Diagnostic Testing Oakville

Diagnostic Testing

Types of Diagnostic Testing

electrocardiogram (ECG) waves

Electrocardiogram (ECG)

An Electrocardiogram, which is sometimes called an ECG or EKG, is a test to determine  the electrical activity of the heart.  The heart is controlled by an electrical system, that causes the heart to contract with each heartbeat. An ECG uses sensors (electrodes) that are placed at various locations on the chest and limbs, to record the electrical signals of the heart.  These electrical signals are visualized as waves, and provide information to the cardiologist about any problem’s in your heart’s electrical conduction system.

Holter Monitor

A Holter monitor is a type of portable electrocardiogram, which records the continuous electrical activity of the heart for a certain period of time. Your cardiologist will determine the length of time you need to wear this monitor, such as 24 hours, 48 hours, 72 hours or 7 days, depending on the clinical concern.   The purpose of the Holter monitor is to detect any abnormal electrical disturbances (such as arrhythmias or conduction delays), that may need to be managed accordingly.

woman connected to a holter monitor
echocardiography machine


Echocardiography, also called an “Echo,” is a sophisticated imaging modality that uses high frequency sound waves to visualize the contractility of the heart and Doppler technology to determine the flow of blood through the heart chambers and valves.  Echocardiography is able to visualize the structure of the heart at rest, with the additional benefit of not using radiation, unlike some imaging modalities, including CT-Scans or MRIs. 

Stress Test

A treadmill stress test involves walking on a treadmill, while connected to a continuous ECG monitoring device. The treadmill speed and inclination are increased every 3 minutes, with a goal of achieving at least an 85% target heart (this is calculated based on the patient’s age). Exercise may be stopped earlier with the onset of chest discomfort, marked shortness of breath, weakness, or a drop in the blood pressure. It can also be stopped with the onset of an abnormal heart rhythm (an arrhythmia) or ECG changes suggesting impaired flow of blood to the heart muscle. This test is designed to “Stress” the heart in a monitored setting, and a cardiologist is present during the study for safety.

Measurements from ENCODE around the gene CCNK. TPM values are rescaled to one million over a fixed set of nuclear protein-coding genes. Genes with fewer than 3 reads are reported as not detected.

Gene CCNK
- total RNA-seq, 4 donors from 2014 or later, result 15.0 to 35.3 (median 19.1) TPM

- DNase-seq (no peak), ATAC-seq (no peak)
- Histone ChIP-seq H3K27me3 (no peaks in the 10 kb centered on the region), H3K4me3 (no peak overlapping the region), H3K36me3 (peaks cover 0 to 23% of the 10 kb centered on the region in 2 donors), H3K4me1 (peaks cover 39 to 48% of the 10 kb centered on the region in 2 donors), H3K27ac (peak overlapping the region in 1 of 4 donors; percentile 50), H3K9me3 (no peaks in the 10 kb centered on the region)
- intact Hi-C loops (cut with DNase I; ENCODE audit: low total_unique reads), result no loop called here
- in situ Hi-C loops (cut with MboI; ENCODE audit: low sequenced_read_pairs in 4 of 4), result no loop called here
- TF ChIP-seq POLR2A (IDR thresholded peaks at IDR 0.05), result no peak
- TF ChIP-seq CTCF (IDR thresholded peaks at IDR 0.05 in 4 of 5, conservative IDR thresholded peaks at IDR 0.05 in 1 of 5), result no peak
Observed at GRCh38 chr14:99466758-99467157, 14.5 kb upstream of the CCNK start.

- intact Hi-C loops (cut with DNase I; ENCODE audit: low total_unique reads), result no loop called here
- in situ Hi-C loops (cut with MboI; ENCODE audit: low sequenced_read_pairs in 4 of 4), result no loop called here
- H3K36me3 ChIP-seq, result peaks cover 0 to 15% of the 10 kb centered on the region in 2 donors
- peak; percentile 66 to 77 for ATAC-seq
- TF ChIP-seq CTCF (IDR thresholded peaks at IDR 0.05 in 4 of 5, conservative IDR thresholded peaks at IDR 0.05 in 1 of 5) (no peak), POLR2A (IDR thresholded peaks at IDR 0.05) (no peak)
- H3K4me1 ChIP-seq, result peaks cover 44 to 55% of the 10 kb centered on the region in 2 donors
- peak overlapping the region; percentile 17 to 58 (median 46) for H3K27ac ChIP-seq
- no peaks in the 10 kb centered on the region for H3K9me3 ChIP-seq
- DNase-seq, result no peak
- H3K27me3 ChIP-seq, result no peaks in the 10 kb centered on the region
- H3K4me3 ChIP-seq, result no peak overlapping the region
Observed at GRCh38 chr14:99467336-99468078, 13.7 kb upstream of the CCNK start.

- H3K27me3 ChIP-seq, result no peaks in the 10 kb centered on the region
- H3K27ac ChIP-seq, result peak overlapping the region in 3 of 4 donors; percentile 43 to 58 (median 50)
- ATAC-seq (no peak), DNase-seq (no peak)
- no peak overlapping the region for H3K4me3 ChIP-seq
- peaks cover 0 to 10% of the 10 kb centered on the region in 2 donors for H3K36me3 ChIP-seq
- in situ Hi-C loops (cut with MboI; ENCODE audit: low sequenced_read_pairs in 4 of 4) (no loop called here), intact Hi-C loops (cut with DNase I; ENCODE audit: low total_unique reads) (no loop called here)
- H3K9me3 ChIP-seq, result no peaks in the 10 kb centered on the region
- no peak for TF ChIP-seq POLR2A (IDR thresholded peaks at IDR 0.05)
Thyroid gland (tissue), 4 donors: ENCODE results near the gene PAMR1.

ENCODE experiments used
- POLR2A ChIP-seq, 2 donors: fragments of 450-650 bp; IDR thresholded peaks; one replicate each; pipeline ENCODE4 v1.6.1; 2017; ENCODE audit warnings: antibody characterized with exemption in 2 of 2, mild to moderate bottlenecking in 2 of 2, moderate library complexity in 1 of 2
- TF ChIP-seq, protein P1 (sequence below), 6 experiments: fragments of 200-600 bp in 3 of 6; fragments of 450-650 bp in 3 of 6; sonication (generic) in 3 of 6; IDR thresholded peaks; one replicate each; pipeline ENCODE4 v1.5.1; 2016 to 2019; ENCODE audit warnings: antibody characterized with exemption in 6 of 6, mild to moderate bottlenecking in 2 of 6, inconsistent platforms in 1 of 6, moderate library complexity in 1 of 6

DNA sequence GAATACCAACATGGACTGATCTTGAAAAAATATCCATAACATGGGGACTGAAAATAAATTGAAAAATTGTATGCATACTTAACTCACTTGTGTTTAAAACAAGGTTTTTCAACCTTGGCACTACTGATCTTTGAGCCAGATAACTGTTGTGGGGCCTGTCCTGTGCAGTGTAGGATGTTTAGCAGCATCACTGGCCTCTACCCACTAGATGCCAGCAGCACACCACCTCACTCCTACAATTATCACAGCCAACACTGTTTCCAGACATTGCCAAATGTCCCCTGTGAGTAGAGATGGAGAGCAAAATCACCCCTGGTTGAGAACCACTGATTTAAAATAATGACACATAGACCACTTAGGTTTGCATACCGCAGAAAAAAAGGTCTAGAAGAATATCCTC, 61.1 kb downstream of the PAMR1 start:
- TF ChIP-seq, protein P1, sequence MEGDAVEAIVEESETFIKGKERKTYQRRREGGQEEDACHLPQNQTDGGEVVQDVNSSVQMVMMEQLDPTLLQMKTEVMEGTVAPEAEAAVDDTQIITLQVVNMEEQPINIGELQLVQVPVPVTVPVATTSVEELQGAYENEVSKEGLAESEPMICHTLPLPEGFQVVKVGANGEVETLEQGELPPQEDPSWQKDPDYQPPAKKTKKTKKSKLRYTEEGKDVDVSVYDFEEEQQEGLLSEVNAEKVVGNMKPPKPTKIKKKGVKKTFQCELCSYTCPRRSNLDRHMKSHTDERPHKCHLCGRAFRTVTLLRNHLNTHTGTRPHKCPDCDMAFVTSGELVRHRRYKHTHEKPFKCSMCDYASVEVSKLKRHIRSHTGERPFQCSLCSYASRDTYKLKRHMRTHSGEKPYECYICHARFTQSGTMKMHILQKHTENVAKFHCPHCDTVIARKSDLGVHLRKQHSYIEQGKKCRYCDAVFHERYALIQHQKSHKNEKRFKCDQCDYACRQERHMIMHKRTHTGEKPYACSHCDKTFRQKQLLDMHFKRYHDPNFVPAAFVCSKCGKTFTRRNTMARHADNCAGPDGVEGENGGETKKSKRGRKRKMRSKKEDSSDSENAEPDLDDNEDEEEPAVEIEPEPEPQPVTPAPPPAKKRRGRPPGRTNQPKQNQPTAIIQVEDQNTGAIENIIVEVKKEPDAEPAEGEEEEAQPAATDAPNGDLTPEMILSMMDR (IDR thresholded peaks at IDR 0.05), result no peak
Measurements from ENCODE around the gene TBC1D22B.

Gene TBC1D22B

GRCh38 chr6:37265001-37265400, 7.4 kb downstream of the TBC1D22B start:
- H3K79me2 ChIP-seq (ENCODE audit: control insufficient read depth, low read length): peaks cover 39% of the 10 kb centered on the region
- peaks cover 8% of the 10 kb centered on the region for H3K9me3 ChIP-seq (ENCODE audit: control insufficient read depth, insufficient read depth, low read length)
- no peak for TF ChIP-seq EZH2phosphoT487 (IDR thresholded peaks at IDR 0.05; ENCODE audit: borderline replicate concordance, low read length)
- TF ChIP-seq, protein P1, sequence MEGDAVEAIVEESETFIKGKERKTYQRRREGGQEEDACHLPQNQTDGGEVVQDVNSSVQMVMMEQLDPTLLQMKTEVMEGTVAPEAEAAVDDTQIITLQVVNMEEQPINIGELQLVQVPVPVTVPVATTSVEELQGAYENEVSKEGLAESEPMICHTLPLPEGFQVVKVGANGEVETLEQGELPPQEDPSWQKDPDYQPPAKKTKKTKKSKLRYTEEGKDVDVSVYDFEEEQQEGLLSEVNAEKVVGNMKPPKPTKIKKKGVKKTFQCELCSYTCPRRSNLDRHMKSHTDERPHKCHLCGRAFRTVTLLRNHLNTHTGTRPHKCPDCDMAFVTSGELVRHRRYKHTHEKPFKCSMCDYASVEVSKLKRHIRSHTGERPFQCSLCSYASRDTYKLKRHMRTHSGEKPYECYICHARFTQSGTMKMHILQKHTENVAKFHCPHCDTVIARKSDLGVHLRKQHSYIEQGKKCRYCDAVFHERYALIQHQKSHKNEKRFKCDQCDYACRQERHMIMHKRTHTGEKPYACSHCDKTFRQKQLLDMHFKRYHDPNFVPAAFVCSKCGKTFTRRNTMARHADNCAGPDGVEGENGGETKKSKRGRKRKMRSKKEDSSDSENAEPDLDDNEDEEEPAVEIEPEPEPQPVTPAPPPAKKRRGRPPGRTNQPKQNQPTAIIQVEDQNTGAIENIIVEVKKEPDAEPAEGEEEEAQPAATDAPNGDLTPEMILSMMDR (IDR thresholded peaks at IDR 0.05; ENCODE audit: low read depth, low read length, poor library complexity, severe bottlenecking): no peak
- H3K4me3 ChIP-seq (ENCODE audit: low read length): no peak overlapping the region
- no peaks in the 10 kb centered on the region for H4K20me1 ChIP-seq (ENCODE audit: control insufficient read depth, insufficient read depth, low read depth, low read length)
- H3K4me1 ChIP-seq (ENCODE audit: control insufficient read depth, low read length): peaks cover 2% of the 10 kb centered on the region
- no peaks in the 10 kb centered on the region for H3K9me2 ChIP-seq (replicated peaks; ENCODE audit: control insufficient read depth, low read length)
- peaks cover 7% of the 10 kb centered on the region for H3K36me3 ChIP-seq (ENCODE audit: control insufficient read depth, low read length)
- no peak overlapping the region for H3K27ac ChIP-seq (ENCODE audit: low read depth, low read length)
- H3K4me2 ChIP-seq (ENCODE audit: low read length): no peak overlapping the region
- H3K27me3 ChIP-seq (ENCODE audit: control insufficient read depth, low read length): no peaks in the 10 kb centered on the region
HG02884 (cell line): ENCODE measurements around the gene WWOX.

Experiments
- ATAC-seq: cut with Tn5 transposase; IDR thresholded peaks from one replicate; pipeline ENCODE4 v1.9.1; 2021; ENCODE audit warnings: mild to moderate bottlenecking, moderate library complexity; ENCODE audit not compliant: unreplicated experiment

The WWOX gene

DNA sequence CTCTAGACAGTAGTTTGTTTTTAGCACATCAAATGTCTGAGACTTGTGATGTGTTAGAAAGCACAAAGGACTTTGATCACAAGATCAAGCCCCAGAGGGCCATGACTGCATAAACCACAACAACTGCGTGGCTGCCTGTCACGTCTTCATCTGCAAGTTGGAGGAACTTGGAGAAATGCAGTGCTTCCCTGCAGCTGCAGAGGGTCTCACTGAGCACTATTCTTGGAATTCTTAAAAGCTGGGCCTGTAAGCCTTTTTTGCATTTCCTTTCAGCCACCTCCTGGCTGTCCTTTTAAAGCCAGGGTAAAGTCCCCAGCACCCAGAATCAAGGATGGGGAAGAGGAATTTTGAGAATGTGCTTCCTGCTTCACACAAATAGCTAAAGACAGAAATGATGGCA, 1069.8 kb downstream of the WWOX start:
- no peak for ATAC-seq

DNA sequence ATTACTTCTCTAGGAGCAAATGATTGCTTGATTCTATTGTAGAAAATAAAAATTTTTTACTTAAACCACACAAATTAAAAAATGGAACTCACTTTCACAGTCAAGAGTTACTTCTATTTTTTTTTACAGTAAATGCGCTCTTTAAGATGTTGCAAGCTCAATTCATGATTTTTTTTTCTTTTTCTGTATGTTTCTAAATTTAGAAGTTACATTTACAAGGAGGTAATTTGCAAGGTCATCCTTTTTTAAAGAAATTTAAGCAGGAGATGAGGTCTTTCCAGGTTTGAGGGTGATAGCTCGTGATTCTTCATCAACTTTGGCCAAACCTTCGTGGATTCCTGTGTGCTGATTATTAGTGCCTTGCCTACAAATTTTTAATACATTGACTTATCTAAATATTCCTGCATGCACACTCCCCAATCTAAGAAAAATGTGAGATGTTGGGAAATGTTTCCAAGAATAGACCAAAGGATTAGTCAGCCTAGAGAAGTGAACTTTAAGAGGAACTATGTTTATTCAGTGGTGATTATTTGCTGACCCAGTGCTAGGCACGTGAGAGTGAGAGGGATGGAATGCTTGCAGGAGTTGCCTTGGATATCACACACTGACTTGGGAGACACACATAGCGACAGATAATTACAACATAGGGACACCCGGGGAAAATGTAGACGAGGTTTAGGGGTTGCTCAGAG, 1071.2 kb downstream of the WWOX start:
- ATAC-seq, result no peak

doctor smiling at the camera ready to perform a stress test
doctor reviewing a stress echo on a computer

Stress Echocardiography

A stress echocardiogram is a combination of an exercise treadmill test with an echocardiogram. The purpose of the stress echocardiogram is to evaluate for coronary artery disease, but it can also be used to evaluate heart failure, including reduced left ventricular contractility or impaired relaxation, valvular abnormalities, and pulmonary hypertension. The study helps your cardiologist determine the best management strategy, as well as response to therapy.

Cardiopulmonary Exercise Testing

The Cardiopulmonary Exercise Test, which is sometimes called a “CPET or CPX”,  measures how well your heart and lungs are performing both at rest and during exercise. This helps your cardiologist determine the amount of oxygen your body is using, the amount of carbon dioxide your body is producing and your breathing pattern. It is an excellent diagnostic tool to determine the cardiopulmonary source of shortness of breath. The results of this study can help diagnose Pulmonary Artery Hypertension, as well as determining the cardiovascular fitness before and after engaging in a structured exercise program, particularly for our heart failure population. 

doctor doing an exercise test on a patient. patient is using the treadmill while connected to machines for testing
photo of a blood pressure monitor displaying 120

24 hour Ambulatory Blood Pressure Monitor

Ambulatory blood pressure monitoring measures your blood pressure over a 24 hour period, while you are awake and while you are sleeping. It involves wearing a blood pressure cuff, with a small device which is attached to a strap or a belt. The cuff inflates every 15-30 minutes in the daytime, and every 60 minutes at night. The data collected provides information on the average blood pressure and heart rate, blood pressure distribution patterns during the daytime and nocturnal periods, magnitude of the nocturnal decline in blood pressure, and other important details about cardiovascular risk. 

Still have a question about diagnostic testing? Speak to your doctor about a referral to the Chahal Cardiovascular Centre for a Cardiovascular consultation.